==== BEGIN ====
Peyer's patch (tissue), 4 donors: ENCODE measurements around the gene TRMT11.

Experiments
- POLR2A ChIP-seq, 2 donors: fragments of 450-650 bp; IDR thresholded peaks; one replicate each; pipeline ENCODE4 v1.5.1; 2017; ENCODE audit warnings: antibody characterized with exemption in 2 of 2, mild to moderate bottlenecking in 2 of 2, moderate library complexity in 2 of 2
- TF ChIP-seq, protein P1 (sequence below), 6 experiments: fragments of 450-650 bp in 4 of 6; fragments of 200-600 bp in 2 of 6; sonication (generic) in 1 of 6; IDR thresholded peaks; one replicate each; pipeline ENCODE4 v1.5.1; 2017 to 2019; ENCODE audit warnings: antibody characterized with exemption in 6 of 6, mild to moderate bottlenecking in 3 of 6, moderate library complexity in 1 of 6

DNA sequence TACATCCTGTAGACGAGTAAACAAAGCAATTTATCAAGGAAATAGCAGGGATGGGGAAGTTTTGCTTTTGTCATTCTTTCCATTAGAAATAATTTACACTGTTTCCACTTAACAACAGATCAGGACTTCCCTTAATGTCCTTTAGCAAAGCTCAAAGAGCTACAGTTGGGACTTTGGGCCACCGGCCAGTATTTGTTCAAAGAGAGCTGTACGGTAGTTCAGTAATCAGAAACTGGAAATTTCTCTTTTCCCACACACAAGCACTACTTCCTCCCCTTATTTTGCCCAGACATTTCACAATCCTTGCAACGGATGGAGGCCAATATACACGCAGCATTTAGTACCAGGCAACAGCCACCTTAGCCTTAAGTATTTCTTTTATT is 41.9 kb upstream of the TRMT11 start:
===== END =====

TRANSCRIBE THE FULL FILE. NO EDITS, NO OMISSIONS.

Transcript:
Peyer's patch (tissue), 4 donors: ENCODE measurements around the gene TRMT11.

Experiments
- POLR2A ChIP-seq, 2 donors: fragments of 450-650 bp; IDR thresholded peaks; one replicate each; pipeline ENCODE4 v1.5.1; 2017; ENCODE audit warnings: antibody characterized with exemption in 2 of 2, mild to moderate bottlenecking in 2 of 2, moderate library complexity in 2 of 2
- TF ChIP-seq, protein P1 (sequence below), 6 experiments: fragments of 450-650 bp in 4 of 6; fragments of 200-600 bp in 2 of 6; sonication (generic) in 1 of 6; IDR thresholded peaks; one replicate each; pipeline ENCODE4 v1.5.1; 2017 to 2019; ENCODE audit warnings: antibody characterized with exemption in 6 of 6, mild to moderate bottlenecking in 3 of 6, moderate library complexity in 1 of 6

DNA sequence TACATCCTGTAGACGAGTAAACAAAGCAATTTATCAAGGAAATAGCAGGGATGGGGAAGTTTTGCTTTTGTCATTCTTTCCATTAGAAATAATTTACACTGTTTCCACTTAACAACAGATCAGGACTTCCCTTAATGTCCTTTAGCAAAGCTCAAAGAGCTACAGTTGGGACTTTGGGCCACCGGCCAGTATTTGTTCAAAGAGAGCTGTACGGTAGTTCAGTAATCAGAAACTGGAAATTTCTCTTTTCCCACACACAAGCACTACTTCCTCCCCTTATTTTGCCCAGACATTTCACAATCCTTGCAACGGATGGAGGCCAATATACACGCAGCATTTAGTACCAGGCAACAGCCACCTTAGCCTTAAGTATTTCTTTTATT is 41.9 kb upstream of the TRMT11 start: